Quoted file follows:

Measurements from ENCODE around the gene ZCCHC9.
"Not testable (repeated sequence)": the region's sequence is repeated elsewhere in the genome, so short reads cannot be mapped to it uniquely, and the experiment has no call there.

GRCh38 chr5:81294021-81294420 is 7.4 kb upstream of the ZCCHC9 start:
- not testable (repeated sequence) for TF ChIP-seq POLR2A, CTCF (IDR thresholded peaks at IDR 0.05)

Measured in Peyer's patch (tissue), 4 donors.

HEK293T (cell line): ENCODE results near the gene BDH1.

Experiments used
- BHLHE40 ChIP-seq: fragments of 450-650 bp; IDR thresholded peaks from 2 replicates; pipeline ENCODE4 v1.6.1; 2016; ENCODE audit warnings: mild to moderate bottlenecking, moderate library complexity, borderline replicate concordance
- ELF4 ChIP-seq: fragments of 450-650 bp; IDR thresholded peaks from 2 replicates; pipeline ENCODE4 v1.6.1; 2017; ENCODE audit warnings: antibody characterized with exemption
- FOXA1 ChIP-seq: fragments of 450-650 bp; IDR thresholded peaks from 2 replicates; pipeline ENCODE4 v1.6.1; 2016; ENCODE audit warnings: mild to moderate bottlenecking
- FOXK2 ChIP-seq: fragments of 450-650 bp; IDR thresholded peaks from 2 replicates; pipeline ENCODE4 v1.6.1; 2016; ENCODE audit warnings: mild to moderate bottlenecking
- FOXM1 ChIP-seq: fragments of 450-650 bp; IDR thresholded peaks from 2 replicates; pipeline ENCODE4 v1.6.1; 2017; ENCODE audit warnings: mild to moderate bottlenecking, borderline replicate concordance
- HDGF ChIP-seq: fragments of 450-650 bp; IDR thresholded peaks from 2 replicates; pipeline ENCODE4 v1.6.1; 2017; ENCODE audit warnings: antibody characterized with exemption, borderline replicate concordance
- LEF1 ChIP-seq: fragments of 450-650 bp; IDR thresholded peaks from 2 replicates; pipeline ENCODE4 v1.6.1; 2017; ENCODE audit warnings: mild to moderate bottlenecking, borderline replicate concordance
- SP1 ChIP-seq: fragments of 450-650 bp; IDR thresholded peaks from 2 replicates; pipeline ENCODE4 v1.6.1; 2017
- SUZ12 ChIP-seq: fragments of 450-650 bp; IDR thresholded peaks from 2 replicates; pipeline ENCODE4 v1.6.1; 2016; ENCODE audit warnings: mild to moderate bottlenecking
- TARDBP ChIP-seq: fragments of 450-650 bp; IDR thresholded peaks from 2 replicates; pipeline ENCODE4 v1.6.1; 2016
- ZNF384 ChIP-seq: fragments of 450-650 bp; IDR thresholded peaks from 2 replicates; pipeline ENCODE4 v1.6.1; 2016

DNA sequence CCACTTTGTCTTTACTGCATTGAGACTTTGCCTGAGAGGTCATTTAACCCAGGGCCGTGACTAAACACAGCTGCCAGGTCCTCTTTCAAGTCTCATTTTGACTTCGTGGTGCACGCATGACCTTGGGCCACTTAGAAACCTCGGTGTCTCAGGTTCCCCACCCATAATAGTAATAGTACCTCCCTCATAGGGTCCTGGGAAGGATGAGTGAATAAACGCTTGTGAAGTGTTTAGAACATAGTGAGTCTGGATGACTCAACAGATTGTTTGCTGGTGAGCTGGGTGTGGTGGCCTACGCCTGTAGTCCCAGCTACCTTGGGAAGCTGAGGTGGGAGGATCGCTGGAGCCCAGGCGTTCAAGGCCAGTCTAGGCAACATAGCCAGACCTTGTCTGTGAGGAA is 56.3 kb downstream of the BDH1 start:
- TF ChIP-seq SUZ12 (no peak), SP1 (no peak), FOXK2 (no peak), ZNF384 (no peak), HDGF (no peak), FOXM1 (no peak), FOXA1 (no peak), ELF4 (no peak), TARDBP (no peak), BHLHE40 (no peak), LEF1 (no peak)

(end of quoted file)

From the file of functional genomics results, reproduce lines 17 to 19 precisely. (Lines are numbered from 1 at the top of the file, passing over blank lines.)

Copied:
- TARDBP ChIP-seq: fragments of 450-650 bp; IDR thresholded peaks from 2 replicates; pipeline ENCODE4 v1.6.1; 2016
- ZNF384 ChIP-seq: fragments of 450-650 bp; IDR thresholded peaks from 2 replicates; pipeline ENCODE4 v1.6.1; 2016

DNA sequence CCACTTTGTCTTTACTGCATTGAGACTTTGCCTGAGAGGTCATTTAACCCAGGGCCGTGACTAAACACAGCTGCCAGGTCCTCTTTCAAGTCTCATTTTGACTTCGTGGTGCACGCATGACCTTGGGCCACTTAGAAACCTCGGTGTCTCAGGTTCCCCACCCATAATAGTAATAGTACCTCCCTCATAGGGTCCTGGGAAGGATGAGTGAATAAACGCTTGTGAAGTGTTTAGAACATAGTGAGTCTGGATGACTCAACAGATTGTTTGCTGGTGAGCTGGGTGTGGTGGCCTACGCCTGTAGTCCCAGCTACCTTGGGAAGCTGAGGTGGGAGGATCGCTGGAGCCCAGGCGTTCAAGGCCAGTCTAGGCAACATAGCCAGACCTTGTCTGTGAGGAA is 56.3 kb downstream of the BDH1 start: